Stephen Phillips is a PhD Candidate in the Department of War Studies. His research focuses on Operation Earnest Will, the U.S. Navy’s intervention in the Iran-Iraq War.
Steve is an Analyst at the Johns Hopkins University Applied Physics Laboratory (JHU/APL). He supports Department of Defense (DoD) projects.
Stephen graduated from the United States Naval Academy in 1992 with a B.S. in Political Science and from National Intelligence University in 2005 with an M.S. in Strategic Intelligence. Steve joined the NIU faculty and was recognized as the most outstanding Reserve Faculty member in 2008.
During his naval career Steve served as a Diving Officer and Explosive Ordnance Disposal (EOD) Technician. He deployed to Haiti, Somalia, the Persian Gulf, and the Balkans serving in a number of named operations.
An award-winning novelist, Steve’s first work, Proximity, garnered the Military Writers Society of America Gold Medal in 2008. His second novel, The Recipient’s Son, has been used as a tool for honor remediation at the U.S. Naval Academy.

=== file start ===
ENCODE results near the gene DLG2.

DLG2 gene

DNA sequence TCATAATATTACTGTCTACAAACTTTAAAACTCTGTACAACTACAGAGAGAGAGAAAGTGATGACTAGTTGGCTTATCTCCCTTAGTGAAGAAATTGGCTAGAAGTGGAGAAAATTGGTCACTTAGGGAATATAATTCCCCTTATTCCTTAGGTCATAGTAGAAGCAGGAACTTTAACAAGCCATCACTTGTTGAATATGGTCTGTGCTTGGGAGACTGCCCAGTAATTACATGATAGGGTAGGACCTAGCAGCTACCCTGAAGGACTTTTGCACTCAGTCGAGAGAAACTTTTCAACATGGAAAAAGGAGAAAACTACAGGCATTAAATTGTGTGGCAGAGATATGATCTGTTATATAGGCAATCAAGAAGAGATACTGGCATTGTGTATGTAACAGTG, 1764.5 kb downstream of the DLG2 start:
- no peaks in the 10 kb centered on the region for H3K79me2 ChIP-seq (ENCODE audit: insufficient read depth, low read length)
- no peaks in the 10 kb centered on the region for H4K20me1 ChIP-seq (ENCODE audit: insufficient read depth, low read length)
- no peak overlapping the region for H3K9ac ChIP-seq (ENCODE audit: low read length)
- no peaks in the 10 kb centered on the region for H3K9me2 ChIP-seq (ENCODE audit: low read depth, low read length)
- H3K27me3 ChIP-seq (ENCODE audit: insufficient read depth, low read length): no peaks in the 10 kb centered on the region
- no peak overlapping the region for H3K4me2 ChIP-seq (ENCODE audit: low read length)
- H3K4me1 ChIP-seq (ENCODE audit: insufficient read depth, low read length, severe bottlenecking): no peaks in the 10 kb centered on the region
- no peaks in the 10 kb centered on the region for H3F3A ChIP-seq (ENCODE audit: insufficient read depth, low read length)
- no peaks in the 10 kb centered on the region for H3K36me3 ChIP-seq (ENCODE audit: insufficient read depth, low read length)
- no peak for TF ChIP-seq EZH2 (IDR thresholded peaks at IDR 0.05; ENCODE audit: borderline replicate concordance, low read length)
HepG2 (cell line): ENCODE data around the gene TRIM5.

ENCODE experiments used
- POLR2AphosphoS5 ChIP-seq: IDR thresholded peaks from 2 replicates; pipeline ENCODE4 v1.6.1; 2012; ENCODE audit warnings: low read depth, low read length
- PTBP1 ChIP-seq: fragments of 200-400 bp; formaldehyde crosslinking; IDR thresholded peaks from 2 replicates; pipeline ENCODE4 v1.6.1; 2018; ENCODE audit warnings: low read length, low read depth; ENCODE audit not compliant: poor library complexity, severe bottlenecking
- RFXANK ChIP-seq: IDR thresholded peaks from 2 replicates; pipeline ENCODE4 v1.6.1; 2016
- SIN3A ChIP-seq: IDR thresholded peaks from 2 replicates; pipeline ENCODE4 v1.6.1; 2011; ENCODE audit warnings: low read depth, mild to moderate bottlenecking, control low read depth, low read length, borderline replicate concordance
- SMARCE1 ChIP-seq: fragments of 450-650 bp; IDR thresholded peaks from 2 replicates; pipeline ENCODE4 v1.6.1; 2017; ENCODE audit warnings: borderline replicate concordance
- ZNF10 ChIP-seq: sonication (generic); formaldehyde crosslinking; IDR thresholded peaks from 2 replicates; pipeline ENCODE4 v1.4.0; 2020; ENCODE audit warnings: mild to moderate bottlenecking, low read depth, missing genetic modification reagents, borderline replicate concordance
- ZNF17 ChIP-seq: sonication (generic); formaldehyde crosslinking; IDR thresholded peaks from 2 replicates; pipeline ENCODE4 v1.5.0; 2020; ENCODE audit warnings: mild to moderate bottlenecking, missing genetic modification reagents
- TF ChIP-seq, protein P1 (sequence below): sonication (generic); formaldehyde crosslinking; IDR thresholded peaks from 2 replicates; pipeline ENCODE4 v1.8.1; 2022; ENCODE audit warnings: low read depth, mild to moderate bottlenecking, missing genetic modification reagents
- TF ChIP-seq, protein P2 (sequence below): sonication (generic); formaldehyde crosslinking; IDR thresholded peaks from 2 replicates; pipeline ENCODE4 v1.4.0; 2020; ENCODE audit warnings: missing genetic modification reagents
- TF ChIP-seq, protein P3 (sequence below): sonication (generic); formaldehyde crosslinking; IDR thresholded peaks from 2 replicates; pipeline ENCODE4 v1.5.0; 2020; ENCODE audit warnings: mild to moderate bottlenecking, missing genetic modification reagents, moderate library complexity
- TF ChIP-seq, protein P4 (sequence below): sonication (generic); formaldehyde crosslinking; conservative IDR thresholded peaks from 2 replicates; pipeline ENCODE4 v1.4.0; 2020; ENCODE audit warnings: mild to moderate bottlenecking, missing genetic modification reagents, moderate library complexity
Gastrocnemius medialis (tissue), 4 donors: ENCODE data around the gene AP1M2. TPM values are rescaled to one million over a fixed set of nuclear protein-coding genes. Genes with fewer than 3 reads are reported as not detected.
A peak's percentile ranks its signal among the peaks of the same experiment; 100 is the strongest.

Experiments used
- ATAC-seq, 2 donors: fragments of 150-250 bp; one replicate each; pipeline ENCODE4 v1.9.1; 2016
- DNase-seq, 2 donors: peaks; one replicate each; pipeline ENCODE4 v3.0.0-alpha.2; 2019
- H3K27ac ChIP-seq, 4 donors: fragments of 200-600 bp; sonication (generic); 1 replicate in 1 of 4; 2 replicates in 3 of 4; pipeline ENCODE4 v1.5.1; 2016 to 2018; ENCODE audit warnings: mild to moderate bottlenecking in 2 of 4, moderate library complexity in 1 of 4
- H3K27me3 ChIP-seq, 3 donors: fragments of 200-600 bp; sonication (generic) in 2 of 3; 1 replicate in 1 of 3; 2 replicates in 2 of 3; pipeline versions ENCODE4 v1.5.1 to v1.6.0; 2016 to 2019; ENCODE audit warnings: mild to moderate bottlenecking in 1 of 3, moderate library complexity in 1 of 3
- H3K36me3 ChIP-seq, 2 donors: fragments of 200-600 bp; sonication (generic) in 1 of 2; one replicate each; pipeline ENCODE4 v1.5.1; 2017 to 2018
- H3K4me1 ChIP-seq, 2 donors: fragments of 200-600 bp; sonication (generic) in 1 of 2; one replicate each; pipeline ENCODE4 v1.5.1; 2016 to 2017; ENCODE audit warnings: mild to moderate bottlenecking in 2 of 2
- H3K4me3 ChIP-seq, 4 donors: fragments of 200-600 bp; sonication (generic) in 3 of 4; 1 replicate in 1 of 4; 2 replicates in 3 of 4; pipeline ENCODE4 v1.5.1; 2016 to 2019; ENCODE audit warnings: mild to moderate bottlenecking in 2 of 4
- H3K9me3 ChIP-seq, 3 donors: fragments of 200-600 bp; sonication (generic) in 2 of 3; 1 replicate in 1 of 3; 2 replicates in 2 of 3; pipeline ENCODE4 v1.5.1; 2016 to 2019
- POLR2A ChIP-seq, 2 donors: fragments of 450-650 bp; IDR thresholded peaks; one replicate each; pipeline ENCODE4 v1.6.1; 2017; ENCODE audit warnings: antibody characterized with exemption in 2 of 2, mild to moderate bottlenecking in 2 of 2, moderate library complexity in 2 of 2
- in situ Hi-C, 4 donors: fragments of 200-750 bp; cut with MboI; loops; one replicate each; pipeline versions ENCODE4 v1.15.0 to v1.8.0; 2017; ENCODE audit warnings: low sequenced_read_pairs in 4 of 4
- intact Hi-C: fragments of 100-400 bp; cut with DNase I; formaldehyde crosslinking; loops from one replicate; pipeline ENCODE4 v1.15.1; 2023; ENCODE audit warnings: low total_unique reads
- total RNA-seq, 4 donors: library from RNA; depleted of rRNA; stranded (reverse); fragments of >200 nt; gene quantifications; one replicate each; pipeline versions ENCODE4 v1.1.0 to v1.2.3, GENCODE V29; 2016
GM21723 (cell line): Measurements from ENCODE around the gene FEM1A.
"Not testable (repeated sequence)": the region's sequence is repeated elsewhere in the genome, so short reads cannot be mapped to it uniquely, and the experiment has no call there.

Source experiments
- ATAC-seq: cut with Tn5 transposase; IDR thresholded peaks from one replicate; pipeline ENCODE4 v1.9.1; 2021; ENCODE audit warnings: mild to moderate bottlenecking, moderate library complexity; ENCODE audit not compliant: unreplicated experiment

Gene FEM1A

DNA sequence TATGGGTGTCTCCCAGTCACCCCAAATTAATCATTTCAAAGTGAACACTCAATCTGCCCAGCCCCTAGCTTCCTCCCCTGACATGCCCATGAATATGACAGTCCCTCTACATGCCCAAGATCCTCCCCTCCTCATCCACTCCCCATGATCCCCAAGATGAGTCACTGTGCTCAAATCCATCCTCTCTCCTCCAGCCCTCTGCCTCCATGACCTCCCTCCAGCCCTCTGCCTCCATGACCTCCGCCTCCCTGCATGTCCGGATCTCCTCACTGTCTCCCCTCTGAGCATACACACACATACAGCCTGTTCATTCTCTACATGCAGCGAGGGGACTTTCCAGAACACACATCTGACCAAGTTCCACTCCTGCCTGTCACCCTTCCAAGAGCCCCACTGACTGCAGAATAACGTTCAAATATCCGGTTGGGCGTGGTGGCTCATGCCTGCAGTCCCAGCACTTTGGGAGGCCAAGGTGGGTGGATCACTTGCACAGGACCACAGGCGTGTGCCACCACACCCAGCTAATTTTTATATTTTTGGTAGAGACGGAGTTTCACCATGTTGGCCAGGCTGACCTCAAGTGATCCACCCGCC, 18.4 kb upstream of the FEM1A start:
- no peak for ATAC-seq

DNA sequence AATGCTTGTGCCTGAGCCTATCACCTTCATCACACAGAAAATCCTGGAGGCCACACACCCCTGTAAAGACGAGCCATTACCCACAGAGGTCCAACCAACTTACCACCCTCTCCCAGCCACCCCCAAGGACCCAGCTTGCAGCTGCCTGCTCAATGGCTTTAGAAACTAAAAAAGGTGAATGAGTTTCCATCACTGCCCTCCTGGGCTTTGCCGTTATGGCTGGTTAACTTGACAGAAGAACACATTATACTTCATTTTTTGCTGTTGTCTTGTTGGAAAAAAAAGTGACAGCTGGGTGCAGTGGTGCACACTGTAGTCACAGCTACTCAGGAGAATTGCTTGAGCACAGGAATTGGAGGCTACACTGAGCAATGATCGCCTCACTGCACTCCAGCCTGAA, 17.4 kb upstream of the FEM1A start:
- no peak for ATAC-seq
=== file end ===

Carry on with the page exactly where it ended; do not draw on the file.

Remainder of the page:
A Historical Case Study of Operation Earnest Will
In 1987 the United States Navy found itself enmeshed in the Iran-Iraq War. The conflict shifted to the Persian Gulf as both countries focused on attacking their adversary’s oil trade. Iran attacked Kuwait’s tankers due to support of their northern neighbor. Kuwait sought the protection of the United States which agreed to safeguard their ships for three reasons. First, despite drawing most of its oil from other nations, the U.S. wanted to ensure a stable market. Second, if the U.S. refused, the Soviet Union would fill the void and increase their presence and influence in the gulf. Finally, Saudi Arabia (supporting its allies Iraq and Kuwait) threatened to dump its holding of U.S. currency thus devaluing the dollar if it balked. The resulting effort was dubbed Operation Earnest Will.
During this operation, the United States Navy conducted escort of maritime shipping, mine warfare, air warfare, and irregular warfare at sea. At a time when the U.S. Navy planning and acquisition strategy focused on carrier battle group operations against the Soviet Navy, surface combatants and minesweepers found themselves in a predominant role against a regional power.
A study of this operation will provide valuable insight to a blue-water Navy that consistently finds itself drawn to the littoral and conducting operations where the aircraft carrier is no longer relevant. Similarly, it will be important to the U.S. Navy and all that continue operations in the Persian Gulf.
Iran-Iraq War, Tanker War, Naval History, Mine Warfare, USS Stark, USS Samuel B. Roberts, USS Vincennes
Professor Andrew Lambert and Dr. Walter Ladwig